To prepare the ginger: Place the julienned ginger and 1/2 cup of room temperature canola oil in a small saucepan. Warm the oil over medium heat and cook for 8 to 10 minutes, or until golden brown and crispy. Drain on paper towels.

    To prepare the pheasant: Season the pheasant with salt and pepper. Add the remaining 1 tablespoon canola oil to a hot sauté pan over medium heat. Add the pheasant and cook for 3 to 5 minutes on each side, or until just cooked. Let rest for 3 minutes and then thinly slice. Season to taste with salt and pepper.

    ASSEMBLY—Ladle the soup into 4 shallow bowls. Arrange the pheasant slices in the center and sprinkle the dried cranberries, pepitos, fried ginger, and the remaining thyme leaves around the bowl. Top with freshly ground black pepper and drizzle the pumpkin seed oil around the soup.

    WINE NOTES—A full-bodied, lean Puligny-Montrachet from Domaine Leflaive or Jean Marc Boillot would be a good match with this soup. Their acidity balances the sweetness of the soup, while the oak makes the pumpkin seeds jump out.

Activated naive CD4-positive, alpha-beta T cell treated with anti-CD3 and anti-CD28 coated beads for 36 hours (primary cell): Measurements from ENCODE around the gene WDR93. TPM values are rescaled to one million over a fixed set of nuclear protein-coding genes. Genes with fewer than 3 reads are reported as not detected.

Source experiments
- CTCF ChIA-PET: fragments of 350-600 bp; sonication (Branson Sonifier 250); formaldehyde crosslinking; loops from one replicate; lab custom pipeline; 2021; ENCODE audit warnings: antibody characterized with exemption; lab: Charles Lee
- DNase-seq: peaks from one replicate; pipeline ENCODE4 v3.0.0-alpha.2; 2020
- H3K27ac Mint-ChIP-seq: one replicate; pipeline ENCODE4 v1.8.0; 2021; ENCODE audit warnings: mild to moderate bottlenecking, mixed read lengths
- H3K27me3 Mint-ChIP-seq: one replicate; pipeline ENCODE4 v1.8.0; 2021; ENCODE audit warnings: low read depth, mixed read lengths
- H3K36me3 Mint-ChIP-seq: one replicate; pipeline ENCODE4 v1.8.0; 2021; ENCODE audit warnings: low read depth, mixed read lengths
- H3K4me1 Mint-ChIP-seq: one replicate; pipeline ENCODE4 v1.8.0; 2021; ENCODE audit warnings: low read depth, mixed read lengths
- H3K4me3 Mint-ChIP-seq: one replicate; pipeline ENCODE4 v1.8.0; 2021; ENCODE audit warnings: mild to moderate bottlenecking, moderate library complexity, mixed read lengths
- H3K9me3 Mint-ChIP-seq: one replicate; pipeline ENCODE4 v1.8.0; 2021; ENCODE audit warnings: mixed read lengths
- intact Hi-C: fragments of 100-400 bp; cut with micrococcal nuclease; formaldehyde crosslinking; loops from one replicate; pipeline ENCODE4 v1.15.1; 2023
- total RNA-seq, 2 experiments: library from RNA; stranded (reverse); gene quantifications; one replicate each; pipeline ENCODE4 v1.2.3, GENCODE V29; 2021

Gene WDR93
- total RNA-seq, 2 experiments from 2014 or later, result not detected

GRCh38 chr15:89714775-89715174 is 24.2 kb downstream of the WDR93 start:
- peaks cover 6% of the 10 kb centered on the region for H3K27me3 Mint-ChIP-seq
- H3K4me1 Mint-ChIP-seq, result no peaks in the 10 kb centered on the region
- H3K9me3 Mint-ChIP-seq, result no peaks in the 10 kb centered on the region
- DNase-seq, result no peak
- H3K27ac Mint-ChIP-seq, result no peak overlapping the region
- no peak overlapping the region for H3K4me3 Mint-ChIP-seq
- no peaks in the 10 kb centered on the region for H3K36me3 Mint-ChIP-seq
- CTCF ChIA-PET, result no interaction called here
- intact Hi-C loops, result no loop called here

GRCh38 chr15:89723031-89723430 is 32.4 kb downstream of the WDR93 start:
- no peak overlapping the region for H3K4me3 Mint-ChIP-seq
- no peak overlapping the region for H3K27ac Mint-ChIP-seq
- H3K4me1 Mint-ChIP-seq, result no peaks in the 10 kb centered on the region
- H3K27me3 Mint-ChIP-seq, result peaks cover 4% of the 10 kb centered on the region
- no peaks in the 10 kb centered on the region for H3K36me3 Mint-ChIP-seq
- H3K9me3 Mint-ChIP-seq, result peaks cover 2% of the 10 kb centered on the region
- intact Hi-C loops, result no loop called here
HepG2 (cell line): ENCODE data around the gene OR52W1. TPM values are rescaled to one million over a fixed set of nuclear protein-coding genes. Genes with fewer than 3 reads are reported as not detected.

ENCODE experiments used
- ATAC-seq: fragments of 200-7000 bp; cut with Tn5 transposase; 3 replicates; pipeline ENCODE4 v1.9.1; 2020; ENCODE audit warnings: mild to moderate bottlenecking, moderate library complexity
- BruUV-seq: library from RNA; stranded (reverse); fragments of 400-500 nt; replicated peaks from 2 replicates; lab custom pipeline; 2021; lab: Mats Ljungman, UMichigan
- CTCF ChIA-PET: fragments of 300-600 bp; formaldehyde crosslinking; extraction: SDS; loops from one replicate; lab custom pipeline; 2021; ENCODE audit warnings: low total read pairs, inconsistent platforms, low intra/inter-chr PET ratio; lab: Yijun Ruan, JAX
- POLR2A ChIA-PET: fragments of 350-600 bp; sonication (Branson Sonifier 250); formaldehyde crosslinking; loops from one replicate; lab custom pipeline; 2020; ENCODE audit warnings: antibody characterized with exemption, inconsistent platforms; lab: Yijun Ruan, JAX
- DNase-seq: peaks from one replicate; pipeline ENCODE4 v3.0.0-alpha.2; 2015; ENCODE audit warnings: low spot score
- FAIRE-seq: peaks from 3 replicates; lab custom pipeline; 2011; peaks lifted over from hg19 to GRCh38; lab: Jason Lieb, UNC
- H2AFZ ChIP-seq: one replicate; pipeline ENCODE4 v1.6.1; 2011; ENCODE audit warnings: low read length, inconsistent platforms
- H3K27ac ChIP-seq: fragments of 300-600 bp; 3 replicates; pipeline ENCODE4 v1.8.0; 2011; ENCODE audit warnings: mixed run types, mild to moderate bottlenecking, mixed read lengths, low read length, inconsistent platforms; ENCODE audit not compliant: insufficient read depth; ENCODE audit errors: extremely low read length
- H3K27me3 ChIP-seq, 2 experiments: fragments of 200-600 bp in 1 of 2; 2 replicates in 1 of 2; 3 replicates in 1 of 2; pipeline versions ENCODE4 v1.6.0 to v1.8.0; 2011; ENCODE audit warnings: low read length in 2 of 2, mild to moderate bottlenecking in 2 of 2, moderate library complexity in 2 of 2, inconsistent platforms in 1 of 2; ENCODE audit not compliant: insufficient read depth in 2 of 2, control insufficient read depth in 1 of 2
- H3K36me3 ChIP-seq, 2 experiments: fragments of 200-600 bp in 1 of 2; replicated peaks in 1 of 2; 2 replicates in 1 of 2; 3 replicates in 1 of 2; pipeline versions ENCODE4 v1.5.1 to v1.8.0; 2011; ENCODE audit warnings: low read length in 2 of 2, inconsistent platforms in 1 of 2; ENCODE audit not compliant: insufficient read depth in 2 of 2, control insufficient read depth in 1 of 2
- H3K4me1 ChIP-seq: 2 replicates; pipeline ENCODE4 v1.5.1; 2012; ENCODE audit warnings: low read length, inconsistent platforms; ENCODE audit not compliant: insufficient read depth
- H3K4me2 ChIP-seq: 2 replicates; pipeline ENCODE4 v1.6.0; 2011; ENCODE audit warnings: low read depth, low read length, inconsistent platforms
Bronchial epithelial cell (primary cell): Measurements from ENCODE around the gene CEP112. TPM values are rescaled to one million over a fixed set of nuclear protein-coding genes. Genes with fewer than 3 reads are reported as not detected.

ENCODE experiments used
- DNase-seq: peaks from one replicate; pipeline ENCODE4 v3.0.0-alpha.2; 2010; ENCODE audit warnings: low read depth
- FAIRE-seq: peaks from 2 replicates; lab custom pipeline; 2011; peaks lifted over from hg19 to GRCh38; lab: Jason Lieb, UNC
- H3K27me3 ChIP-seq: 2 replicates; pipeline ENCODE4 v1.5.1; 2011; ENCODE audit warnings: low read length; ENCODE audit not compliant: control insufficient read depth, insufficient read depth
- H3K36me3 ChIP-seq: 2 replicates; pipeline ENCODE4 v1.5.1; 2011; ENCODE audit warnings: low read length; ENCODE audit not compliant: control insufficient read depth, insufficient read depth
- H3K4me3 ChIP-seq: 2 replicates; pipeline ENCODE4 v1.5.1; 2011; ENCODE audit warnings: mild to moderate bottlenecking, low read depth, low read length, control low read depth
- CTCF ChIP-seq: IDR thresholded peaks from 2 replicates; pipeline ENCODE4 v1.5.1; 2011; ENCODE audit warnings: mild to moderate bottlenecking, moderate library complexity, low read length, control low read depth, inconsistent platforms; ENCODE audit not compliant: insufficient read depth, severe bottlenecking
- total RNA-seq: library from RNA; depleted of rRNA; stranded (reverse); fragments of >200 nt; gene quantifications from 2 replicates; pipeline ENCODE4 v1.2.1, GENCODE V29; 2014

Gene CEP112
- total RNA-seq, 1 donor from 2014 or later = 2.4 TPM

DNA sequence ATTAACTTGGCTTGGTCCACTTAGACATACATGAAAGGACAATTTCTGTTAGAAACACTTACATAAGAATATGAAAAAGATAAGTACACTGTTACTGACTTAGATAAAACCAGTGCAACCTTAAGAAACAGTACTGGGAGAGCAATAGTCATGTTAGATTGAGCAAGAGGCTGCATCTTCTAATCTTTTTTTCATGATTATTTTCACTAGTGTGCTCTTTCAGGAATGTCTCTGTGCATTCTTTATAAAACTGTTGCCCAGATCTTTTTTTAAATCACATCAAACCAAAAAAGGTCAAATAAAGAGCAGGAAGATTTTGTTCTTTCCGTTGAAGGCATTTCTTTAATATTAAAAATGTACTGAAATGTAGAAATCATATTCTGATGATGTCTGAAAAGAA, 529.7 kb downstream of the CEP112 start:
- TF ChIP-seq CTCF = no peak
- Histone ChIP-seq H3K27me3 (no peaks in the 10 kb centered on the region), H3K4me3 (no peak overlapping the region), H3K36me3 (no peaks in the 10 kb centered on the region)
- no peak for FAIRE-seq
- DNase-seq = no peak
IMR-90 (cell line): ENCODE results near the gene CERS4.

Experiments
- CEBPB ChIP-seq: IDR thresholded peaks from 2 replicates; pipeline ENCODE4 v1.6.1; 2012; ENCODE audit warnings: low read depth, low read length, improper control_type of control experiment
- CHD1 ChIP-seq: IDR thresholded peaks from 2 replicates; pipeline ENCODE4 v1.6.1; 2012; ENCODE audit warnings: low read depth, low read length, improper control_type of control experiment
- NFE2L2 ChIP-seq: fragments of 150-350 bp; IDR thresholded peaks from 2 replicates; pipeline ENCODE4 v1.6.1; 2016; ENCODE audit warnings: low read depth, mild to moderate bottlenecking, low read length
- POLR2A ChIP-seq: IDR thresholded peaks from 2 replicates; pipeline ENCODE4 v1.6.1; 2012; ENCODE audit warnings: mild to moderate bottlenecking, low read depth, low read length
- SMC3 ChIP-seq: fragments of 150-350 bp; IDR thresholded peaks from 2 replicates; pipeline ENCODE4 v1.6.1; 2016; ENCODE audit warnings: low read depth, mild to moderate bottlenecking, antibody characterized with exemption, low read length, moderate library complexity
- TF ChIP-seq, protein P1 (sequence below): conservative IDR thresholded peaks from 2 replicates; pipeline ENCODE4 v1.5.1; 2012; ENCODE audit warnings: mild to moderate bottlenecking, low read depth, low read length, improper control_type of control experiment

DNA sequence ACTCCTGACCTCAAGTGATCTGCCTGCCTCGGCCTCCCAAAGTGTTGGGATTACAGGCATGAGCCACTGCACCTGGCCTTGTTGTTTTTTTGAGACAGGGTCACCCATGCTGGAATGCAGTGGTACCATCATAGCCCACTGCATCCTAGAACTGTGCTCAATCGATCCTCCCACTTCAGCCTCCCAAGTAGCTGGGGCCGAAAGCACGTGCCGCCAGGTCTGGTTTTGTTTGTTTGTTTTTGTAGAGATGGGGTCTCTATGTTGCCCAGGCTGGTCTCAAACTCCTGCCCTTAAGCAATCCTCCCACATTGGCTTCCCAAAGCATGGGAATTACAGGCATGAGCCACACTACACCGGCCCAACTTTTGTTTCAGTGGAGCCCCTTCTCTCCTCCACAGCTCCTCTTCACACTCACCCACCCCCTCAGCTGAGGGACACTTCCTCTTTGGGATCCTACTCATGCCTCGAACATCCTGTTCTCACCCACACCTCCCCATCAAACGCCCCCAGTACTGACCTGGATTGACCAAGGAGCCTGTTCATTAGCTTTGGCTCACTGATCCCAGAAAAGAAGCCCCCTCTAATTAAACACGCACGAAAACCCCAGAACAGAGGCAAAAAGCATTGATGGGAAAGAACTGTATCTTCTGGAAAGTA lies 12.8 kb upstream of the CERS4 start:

HOT! We recommend:

    Charlie Trotter Cooks at Home Charlie Trotter Cooks at Home Charlie Trotter delivers another top-notch book for the home chef's library in Charlie Trotter Cooks at Home. The over 150 recipes are a distillation of the show-stopping fare that has earned the Chicago restaurateur international acclaim. While bearing the master chef's signature style, the dishes are streamlined with an eye to basic ingredients and straightforward techniques. Trotter begins by discussing classic methods of preparing food, from braising to grilling to sauteing and then moves on the three main sections of the book—Starters, Entrees and Desserts. A model of clarity and approachability, this book will equip you with the recipes and know-how to prepare world-class cuisine in your own kitchen.
    Charlie Trotter's Vegetables Charlie Trotter's Vegetables